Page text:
Felix Slade fountain. Designed for Doulton in terracotta by H.Driver 1869. It showed Hagar and Ishmael at the well – although this part was soon stolen. Only the basin and steps are still there. Slade was a local Victorian art collector who donated a drinking water supply to the area with this fountain. .The rest of it disappeared in the 1950s.
Pilgrimage of Life fountain modelled by George Tinworth for Doulton and designed by John Sparkes head of the Lambeth School of Arts. First shown in connection with Lambeth Art School. In the specification of the City of Guilds of Art. Graceful. Once with a family group in medieval dress. Tall slender terracotta work presented by Doulton. 1869. Damaged by Second World War bombing, it was re-erected but destroyed by vandalism in 1981.

Kennington Oval
Kennington was, once an area of marshland and market gardens. The Oval was laid out in 1790 but never developed- can be seen on early 19th maps, as an ambitious piece of street planning. Development was stopped by Prince Albert whose son, as Prince of Wales, controlled the land here owned by the Duchy of Cornwall. This area was eventually built over between 1837 and 1857.
Effra. The river flowed down Brixton Road and then turned to the area which is now the Oval. It runs along the eastern side and raised banks of cement were built round it, which hid the pipes containing the river. Here it, or a tributary, was called Vauxhall Creek. Plans to build a deep shelter planned here were defeated by the Effra. It was again apparently responsible for a flood at the Oval in the 1950s.South London Waterworks. By an Act of Parliament in 1805, the Company was incorporated to provide water to residents south of the River Thames who were not customers of either the Lambeth or Southwark Water companies. They took tidal water from the Effra and stored it in two reservoirs on five acres of land situated in the common area next to Kennington Oval. From 1827, this was pumped from a sire closer to the River Thames the River Effra became increasingly polluted, and in 1831, the House of Lords forced them to take water only from the River Thames. In 1834 they were renamed the Vauxhall Water Company. And in 1845 merged with the Southwark Water Company. By 1847, the reservoirs at the Oval were no longer needed, and the property of the original South London Waterworks Company, was sold to the Phoenix Gas Company.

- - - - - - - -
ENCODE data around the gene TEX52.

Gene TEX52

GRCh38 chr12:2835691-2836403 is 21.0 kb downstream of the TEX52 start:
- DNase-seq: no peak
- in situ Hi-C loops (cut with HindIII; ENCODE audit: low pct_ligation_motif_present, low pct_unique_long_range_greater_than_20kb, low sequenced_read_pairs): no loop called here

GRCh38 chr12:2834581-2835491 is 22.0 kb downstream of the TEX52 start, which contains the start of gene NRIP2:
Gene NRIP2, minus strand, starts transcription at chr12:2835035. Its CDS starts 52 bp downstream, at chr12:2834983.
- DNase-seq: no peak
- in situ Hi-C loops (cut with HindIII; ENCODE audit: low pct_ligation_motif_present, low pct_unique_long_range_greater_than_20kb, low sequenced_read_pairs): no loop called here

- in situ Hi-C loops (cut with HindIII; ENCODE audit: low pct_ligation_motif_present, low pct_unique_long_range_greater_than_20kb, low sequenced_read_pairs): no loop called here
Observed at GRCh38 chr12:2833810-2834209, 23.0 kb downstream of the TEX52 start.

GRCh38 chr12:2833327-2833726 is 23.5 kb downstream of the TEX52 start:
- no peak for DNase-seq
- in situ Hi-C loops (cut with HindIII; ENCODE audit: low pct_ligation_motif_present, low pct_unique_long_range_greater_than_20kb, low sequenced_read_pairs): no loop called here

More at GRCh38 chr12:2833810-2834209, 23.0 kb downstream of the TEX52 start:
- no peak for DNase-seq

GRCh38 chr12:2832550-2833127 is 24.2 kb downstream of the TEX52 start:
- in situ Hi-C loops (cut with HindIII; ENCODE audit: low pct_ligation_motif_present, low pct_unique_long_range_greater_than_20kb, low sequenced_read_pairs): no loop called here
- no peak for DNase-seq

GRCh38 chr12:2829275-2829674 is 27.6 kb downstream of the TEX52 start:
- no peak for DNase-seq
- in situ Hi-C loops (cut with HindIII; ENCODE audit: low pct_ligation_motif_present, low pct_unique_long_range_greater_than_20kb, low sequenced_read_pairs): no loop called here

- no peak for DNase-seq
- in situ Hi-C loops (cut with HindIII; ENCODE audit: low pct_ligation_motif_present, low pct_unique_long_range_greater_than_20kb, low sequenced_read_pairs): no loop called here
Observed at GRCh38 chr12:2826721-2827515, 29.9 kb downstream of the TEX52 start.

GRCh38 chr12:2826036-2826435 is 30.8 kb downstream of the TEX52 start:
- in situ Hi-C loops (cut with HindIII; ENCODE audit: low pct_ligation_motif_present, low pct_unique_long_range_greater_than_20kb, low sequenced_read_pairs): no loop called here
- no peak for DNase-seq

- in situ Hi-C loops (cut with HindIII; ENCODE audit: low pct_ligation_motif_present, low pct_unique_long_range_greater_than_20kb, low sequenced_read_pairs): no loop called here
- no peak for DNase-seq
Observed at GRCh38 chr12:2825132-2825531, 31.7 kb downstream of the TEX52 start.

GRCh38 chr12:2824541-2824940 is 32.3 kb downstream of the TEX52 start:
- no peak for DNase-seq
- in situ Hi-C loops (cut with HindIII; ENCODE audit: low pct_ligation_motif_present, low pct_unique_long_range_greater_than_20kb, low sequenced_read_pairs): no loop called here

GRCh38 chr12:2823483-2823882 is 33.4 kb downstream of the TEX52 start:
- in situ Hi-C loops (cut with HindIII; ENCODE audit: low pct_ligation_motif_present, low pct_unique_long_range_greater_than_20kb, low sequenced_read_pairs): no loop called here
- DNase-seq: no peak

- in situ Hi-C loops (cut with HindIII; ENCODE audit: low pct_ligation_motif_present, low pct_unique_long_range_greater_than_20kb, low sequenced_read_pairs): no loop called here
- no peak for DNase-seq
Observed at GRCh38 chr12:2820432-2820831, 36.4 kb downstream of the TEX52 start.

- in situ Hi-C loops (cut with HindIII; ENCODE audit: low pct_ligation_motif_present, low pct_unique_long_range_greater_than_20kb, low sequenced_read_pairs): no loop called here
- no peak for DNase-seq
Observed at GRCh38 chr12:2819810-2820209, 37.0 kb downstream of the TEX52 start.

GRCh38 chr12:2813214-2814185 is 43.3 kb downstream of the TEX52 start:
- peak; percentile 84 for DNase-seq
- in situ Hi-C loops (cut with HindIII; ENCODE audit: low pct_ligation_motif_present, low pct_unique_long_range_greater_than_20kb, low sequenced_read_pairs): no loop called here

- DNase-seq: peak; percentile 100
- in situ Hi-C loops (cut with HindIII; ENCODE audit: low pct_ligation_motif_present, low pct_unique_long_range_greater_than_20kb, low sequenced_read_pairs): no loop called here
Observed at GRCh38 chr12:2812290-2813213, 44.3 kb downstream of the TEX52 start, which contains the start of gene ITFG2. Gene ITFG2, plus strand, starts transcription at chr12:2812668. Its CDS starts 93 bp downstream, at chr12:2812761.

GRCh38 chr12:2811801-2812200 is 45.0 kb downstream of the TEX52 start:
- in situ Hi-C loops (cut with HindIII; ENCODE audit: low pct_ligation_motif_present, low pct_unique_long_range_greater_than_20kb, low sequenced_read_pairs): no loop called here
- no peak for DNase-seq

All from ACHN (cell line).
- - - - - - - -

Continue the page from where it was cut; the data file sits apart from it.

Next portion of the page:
Cricket ground. Headquarters of the Surrey County Club. The area is owned by the Duchy of Cornwall and they are allowed to use the Prince of Wales feathers as a badge... The site was a market garden here, was first used for cricket in 1844 by the Montpellier Cricket Club, which had been thrown out of its grounds at Walworth. Turf was brought here from Tooting Common. Soon after Surrey Cricket Club was founded and this became their home. The first match against Kent was played here then. In 1872 the first FA football match was played here, and also the first Rugby Union matches. The final Test match every season is played there Pavilion by T. Muirhead of Manchester, 1895-7. Jack Hobbs Gate. Memorial, iron built 1934 designed By L. de Soissons. Memorial to Len Hutton brick relief by Walter Ritchie paid for by subscription. In 2002 a number of stands were demolished - Surridge, Fender, Jardine and Peter May - and the OCS Stand built. This is a single four tier grandstand known increasing the capacity of the ground to 23,000. In 1991, during a Test Match, a black stork flew over the ground; the second record of this species in London
52-4 Oval House. Previously used as St. Paul's Vicarage. Plaque to Field Marshal. Bernard Montgomery, Viscount of Alamein 1887-1976 who was the son of the vicar. Plaque erected 1987.
52-54 Oval House Theatre. Oval House began in the 1930s as a settlement for Christ Church (Oxford). Since then it has worked in education and the arts. Oval House Theatre was a centre for fringe theatre from the 1960s, supporting experimental theatre and gay and lesbian and women's theatre in the 1970's and 80's and Black and Asian writing in the 19'90s.